Hawaii man who sent missile alert says he's devastated by mistake

ASSOCIATED PRESS           A screen shot of the bogus missile alert sent to cell phones across Hawaii on Jan. 13

ASSOCIATED PRESS A screen shot of the bogus missile alert sent to cell phones across Hawaii on Jan. 13

Former Hawaii Emergency Management Agency employee who had sent an alert across all cellular networks on January 13 about an incoming missile said he was "100 percent sure" the attack was real.

Following the event, the employee was sacked and Vern Miyagi, who oversaw the Hawaii Emergency Management Agency, took responsibility and resigned.

He hopes that by speaking out, he can help prevent a similar incident from happening in the 49 other states.

"When the phone call came in, someone picked up the receiver instead of hitting speaker phone so that everyone could hear the message", he said.

"I didn't hear the word 'exercise, '" he said.

The man known as the "button pusher" says he thought Hawaii was in danger. He went on his computer and used a pull-down menu to send out the alert.

A preliminary federal investigation into the incident released last week said the mix-up happened after a drill was conducted during a shift transition at the agency.

As soon as he realized his error, the man says he 'just wanted to crawl under a rock'. Unlike previous exercises, this one was unannounced and happened when there was no supervisor present, he said.

Testing of the alert system began in November and protocols were constantly changing, he said.

Officials said the man refused to cooperate with state or federal investigations beyond providing a written statement.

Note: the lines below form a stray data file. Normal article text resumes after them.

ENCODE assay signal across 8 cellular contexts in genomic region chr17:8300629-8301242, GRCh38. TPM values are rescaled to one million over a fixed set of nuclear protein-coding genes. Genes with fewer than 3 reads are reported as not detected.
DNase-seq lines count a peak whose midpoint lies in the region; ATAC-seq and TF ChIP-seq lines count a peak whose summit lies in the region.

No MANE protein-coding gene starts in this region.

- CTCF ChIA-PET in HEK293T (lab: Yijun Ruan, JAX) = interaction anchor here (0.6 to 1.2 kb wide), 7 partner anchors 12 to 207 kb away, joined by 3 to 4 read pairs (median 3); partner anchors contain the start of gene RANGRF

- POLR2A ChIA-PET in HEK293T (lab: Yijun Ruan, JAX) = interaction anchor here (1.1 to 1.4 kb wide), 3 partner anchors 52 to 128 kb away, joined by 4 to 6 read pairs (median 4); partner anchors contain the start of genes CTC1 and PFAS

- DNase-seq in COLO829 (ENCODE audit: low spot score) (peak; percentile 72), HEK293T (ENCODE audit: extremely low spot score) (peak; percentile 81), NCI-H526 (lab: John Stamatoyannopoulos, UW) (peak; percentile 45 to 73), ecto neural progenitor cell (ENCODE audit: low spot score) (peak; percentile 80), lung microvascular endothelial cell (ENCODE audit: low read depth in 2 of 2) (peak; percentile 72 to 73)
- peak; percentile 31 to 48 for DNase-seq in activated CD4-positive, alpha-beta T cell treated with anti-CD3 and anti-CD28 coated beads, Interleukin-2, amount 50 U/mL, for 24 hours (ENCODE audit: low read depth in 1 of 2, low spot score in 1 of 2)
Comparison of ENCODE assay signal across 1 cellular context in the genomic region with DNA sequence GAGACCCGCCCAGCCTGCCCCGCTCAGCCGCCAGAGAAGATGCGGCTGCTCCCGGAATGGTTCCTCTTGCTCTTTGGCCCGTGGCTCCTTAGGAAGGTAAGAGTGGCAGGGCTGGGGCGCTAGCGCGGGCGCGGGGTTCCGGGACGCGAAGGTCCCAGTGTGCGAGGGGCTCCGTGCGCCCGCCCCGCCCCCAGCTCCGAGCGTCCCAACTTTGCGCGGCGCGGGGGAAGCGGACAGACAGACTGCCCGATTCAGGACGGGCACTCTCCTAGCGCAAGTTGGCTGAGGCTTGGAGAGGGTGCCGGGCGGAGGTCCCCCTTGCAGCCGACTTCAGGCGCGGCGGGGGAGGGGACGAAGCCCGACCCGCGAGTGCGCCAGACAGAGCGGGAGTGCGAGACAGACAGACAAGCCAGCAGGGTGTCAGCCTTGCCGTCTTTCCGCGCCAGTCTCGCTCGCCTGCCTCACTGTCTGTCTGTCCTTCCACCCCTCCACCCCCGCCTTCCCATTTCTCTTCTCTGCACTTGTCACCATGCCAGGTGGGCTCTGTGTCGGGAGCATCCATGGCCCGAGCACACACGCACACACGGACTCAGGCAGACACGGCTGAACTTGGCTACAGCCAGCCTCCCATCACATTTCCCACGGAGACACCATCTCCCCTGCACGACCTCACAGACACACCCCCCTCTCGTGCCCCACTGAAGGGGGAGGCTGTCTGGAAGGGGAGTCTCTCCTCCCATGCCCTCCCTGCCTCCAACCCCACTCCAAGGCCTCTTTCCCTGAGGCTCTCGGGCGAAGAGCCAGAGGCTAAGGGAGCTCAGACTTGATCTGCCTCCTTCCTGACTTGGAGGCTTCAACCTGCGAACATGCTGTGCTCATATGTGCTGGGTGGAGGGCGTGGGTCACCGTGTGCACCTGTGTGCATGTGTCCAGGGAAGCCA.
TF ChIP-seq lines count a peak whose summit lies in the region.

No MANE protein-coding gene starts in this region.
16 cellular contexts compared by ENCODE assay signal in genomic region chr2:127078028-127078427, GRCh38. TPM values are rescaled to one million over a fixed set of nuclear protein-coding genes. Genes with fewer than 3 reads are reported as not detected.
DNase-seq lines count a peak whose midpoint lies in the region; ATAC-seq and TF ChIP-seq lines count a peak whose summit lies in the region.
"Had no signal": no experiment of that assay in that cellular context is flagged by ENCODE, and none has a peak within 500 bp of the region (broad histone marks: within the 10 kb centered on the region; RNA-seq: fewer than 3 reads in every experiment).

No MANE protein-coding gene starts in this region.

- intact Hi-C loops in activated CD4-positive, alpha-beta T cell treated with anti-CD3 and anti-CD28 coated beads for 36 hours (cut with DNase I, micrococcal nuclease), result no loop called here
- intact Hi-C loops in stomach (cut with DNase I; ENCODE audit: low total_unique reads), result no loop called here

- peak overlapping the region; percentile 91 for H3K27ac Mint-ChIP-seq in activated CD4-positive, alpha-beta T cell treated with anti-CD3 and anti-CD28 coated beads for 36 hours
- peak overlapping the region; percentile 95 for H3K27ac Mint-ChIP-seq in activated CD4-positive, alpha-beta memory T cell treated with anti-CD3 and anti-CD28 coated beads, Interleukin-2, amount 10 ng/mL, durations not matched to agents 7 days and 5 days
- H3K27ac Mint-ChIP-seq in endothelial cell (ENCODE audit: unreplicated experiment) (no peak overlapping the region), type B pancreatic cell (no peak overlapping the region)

But the employee's lawyer, Michael Green, said his client is an agency scapegoat. "They were not ready and they were not programmed to do what they were supposed to do when this happened".

Miyagi accepted full responsibility for the incident and the actions of his employees, Logan said. A third employee was also suspended without pay.

Logan said he appointed Brig. Gen. Bruce Oliveira of the Hawaii National Guard.

A second emergency management employee had to step in to send the cancellation alert after the first employee "froze", officials said. There's been problems with the procedures and the equipment and lack of training I think that the military should handle this, not the state.

The fired worker says he plans to file an appeal to try and get his job back, and he's considering filing a lawsuit against the state for defamation.

"It seemed very real from the start, and the message that I heard was. We simply need to identify the problems in order to fix them - not just in Hawaii, but anywhere else where they may exist".

The fallout over the incident didn't stop with the former worker.

That statement lines up with what State officials have told the media.

He said he then missed more than a week of work due to stress-related illness after learning death threats had been made against him to agency officials.

Oliviera said the employee had been working at HEMA for 10 years and had a history of work performance issues. He also had his hearing tested (no issues there, he said).

Latest News